The May 2009 newsletter reports on recently held activities by Friends both in the national park and the Rutherglen Conservation area.

Dear Friends

We made the most of another glorious autumn day, checking and modifying boxes, listing birds and enjoying the discovery of orchids in the dry, rocky soil. Along with all this was a leisurely morning tea, followed later by lunch and chat at Bartley’s Block. Of the four boxes at the Cemetery Bushland Reserve, one remains to be modified, this one was occupied by a Squirrel Glider. At Bartley’s Block we replaced a 20 year old box which had been used by a Tuan but had now disintegrated. Among the contents were some pieces of snakeskin. Of the other three, we modified two and found two gliders snuggled up in the third. Interestingly, the one box from which bees had been removed was completely empty. If it remains so we will remove it and replace it with a new box as it is thought the odour from bees is disliked.

The work at this dry rocky site, with emerging Rock Fern, was pleasantly interrupted by the surprise discovery of orchids. The dainty pink Parsons Bands, Eriochilus cucullatus and later some Sharp Midge-orchids, Corunastylis despectans, caused tools to be exchanged for cameras! The Parsons Bands were perfect but the Midge Orchids were past their best.

A rather late lunch followed and was interrupted by the presence of a vocal male Golden Whistler. While we had compiled a good bird list no species were abundant. Notable absentees were Brown-headed and Black-chinned Honeyeaters. It is rare to spend so much time in the park and not even hear their calls.

The last two boxes were on Stringybark Track. One of these boxes had no chewings at the entrance so we assumed it would be unused. How wrong we were. It contained quite a large nest of green leaves, feathers and bark and had a buried occupant which we suspected may be a Tuan as there were scats in the nest. As these two boxes are close together we assumed, wrongly, that only one would be in use. It was decided that another box would be erected at a later date. The other box had at least three Sugar Gliders curled up together in a leafy nest.

Some birds listed for the day: Red-capped, Flame amd Yellow Robins, Wedge-tailed Eagle flying up from Greenhill Dam, Dusky Woodswallow, Crimson Rosella, Yellow Thornbill, Grey Fantail and Grey Butcherbird.Total species for the day 30.

Rutherglen Conservation Reserve

We visited the reserve on Wednesday May 6th to check and modify boxes. Like everywhere else it was extremely dry. All 14 boxes were checked, three more were modified which leaves five more to be done when vacant. Two Sugar Gliders and two Squirrel Gliders were found while two boxes contained good sized wool, feather and bark nests with scats in one corner. The wool nests were not disturbed but we may assume the Tuans are active again. One box had a surprisingly beautiful nest. It was a perfect bowl shape on the outside, the second layer was fine material and some wool with a light layer of fine bark strips as a covering. We could see the little glider curled up in the centre. One has to marvel at the construction skills and patience of these little animals in creating their home. The last box checked, number 11, had columns of small black ants marching up into the box. The entrance was well chewed and we half expected to find a dead animal in it. Instead we found just a few green leaves and hundreds of ants. Some little Bluebells were flowering and the grassland section produced lots of Flame Robins and a few Jacky Winters. As we left a pair of Hobbies circled overhead, calling and stooping before disappearing into the distance.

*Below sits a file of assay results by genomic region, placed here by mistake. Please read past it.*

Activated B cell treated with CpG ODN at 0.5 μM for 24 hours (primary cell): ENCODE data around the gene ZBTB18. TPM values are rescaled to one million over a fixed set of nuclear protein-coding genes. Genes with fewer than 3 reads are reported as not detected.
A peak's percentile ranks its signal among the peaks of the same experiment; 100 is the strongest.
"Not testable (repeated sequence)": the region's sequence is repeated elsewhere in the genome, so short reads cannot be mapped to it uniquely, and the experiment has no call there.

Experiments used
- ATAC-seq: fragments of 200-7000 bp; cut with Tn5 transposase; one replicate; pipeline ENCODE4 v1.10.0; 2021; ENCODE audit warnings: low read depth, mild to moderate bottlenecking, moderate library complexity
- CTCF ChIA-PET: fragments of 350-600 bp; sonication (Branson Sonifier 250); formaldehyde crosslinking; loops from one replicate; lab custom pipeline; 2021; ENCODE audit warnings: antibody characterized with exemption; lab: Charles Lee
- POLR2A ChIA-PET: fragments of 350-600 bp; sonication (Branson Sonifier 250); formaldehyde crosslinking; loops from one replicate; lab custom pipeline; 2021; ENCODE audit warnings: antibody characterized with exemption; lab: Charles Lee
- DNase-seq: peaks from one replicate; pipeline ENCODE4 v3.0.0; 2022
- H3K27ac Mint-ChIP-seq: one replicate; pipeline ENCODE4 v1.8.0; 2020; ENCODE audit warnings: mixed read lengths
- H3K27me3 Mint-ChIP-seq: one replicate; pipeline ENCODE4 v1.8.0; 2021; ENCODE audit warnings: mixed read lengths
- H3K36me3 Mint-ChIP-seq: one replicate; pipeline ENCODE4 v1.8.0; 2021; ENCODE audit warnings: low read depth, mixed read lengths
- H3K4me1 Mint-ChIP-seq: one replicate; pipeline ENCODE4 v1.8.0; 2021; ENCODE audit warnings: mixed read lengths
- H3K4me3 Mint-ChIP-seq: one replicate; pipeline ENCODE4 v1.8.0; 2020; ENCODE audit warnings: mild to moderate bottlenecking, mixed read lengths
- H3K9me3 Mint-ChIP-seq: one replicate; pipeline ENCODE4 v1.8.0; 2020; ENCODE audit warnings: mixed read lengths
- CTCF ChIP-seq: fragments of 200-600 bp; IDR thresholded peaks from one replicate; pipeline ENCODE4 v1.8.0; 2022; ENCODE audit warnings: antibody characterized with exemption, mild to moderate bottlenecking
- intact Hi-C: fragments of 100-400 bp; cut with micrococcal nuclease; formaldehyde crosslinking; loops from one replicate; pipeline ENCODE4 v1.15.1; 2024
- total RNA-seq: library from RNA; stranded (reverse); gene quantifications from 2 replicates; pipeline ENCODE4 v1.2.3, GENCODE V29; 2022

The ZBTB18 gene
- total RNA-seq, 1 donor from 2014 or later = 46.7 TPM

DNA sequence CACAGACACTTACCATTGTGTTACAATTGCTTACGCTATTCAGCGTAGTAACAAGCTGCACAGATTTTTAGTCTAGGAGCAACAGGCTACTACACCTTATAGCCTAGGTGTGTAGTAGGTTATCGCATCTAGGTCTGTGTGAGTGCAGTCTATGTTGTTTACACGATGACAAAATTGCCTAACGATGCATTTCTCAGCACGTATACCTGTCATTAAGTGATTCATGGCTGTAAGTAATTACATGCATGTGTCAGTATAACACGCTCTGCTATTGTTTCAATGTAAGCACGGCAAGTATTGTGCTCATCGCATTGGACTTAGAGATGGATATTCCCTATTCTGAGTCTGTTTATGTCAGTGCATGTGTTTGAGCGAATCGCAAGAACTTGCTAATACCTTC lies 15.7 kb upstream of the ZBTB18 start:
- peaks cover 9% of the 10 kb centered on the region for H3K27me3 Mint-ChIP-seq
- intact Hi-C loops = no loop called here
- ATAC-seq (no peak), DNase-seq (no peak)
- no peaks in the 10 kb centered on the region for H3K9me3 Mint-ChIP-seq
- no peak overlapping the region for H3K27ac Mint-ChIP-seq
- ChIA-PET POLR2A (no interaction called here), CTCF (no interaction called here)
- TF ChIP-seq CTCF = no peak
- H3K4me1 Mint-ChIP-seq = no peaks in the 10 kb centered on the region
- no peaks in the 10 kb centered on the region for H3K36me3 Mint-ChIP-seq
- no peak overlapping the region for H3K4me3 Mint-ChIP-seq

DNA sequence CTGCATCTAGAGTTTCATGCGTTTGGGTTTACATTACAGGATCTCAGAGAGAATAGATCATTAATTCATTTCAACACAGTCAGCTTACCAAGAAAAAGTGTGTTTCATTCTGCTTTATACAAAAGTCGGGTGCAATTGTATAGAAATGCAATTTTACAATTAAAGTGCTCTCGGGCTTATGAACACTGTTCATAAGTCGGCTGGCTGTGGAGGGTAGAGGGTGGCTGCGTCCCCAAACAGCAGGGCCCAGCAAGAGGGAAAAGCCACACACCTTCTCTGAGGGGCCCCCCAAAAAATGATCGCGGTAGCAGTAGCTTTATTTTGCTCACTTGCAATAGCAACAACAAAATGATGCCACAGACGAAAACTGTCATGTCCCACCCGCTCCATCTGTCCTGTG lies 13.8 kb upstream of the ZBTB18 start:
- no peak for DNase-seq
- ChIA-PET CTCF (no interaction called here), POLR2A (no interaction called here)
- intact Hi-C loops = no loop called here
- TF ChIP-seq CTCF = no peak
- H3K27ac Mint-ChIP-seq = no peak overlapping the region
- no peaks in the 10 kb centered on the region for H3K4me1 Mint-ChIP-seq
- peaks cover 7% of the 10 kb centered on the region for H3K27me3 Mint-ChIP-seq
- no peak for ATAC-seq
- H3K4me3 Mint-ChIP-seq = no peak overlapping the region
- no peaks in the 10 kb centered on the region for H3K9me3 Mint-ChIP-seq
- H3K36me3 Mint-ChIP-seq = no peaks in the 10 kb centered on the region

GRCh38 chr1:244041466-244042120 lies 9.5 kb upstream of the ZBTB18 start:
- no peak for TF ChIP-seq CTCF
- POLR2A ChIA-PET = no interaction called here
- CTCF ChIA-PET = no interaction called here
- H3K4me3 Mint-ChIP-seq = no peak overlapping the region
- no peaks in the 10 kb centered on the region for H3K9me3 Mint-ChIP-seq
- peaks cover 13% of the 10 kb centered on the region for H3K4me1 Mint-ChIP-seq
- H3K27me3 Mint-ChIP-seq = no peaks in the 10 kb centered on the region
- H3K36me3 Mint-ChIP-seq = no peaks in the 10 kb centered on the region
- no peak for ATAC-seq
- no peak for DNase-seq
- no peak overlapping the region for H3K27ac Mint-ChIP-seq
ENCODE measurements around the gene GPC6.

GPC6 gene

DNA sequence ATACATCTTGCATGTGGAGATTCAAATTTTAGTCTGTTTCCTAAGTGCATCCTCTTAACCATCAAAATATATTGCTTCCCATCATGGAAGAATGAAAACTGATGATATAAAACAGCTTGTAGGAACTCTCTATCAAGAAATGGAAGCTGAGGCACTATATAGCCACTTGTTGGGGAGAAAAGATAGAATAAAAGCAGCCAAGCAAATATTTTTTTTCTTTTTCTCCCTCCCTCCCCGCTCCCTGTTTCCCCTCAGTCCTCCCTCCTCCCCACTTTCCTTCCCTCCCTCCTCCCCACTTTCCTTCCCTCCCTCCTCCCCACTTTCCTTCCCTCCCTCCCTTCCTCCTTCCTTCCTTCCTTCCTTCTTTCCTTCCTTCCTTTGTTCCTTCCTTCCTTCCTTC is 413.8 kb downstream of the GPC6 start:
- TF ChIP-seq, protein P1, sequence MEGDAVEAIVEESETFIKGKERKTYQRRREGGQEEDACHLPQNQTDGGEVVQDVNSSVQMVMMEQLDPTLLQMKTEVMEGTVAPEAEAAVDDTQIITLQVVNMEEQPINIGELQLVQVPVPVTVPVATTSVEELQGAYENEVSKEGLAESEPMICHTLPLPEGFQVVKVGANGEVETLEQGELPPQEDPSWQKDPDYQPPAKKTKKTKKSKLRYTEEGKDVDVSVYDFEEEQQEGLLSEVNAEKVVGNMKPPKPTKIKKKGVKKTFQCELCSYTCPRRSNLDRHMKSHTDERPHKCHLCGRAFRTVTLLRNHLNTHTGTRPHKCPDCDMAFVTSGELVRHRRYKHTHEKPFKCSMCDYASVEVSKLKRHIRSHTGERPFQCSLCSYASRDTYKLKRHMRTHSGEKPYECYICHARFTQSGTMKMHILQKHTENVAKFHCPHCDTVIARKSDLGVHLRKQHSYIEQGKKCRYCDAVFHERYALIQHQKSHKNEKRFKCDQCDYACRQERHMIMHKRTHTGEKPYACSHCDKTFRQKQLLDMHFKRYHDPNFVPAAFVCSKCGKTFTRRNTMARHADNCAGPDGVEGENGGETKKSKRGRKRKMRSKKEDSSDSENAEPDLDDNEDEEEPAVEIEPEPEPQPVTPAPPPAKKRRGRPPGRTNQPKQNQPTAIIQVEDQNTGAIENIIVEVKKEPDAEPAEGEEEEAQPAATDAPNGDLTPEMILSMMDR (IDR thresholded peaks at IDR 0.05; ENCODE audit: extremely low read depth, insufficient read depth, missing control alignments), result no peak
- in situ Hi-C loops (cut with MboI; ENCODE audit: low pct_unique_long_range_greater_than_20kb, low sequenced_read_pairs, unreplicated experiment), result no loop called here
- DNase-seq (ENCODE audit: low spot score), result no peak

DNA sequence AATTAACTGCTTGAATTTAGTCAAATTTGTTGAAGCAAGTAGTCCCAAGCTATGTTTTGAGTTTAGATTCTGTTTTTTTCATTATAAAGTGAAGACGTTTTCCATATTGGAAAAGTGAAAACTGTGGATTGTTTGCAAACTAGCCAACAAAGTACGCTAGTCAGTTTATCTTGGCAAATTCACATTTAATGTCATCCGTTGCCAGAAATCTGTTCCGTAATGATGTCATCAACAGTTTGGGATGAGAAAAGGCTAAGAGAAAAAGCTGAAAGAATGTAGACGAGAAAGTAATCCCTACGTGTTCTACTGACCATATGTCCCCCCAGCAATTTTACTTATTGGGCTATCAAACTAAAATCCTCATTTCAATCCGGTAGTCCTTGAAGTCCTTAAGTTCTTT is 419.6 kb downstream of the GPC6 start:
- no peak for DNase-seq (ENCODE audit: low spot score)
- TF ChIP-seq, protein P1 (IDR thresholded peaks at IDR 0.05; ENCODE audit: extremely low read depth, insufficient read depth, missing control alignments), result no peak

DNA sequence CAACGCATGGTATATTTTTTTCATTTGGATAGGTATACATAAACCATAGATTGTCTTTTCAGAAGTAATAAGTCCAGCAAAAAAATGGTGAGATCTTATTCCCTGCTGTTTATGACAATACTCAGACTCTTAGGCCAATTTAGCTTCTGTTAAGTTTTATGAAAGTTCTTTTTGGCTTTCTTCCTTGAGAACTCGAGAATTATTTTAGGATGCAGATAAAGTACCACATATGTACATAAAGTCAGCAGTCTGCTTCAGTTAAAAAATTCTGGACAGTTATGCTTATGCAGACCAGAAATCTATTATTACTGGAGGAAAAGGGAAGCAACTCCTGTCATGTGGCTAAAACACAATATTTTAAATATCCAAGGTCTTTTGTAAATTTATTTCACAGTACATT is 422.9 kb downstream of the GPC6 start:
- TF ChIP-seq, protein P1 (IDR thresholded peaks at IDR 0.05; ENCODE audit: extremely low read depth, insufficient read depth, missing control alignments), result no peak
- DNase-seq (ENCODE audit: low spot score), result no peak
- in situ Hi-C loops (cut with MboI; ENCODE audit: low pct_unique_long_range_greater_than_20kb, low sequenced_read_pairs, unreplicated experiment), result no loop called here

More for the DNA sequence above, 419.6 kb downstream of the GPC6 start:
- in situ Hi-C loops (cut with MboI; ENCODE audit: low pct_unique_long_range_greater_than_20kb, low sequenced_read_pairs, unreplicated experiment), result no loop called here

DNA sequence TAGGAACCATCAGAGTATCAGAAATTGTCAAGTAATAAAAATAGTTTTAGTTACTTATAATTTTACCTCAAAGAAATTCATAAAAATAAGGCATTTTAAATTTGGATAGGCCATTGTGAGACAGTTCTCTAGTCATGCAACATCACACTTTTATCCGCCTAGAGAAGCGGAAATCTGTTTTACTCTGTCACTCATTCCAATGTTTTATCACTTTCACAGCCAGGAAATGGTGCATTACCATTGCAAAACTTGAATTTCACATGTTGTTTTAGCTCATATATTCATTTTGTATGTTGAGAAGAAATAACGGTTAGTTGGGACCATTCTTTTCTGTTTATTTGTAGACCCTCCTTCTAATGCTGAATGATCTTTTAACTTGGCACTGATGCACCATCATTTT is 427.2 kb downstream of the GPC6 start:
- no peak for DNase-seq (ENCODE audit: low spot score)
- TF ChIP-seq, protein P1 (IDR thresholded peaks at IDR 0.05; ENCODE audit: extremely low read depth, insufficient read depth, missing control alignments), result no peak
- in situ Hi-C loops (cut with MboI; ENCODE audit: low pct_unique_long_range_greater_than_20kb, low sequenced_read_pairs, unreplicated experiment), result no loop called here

June and Peter Gotham’s Covenant

June and Peter have enhanced 4.95 hectares of their property to conserve a Valley Grassy Forest ecosystem and placed a covenant on it. The restoration has taken eight years and is a credit to their persistence through drought and heat. Native grasses abound and as the vegetation has matured the bird list for the property has increased. Congratulations to our members June and Peter on their wonderful achievement. A Trust For Nature project.

Web photo courtesy Jim Blackney, Trust For Nature, N.E. Victoria.

Regent Honeyeater Survey Sunday May 17th

Call Sarah on 57 238 659 to register your interest.

Friends 25 year Service Award

As you are aware a grant for a project goes along with this award. The chosen project is a bird hide at Chiltern Valley No 2 Dam. Thank you to those who responded with suggestions for a project. A bird hide was a popular choice. Thanks to Jan Palmer who offered her skills to source and cost suitable materials for the project. Later in the year we will be seeking input from Friends with skills to assist with the installation of the hide.

2009 Kookaburra Awards

Our group has been nominated for an award. A number of members will be attending the award ceremony on May 16th. Parks Victoria presents Kookaburra Awards to acknowledge outstanding service to a park.

Rainfall for April

62.6 mm over 7 days. Yearly total: 127.6 mm over 18 days.


Possibilities include: installation of the Tuan Track signage, nest box modification and checking or if rain has fallen and the ground is ripped we may plant more trees at Chiltern Valley No2 Dam.

BYO chair, lunch, binocs, water, energy, a bucket, and shovel or ramming tool. The holes will have been drilled and ground ripped provided Parks are not occupied with fires and machinery is available. Contact: Eileen 0357261484

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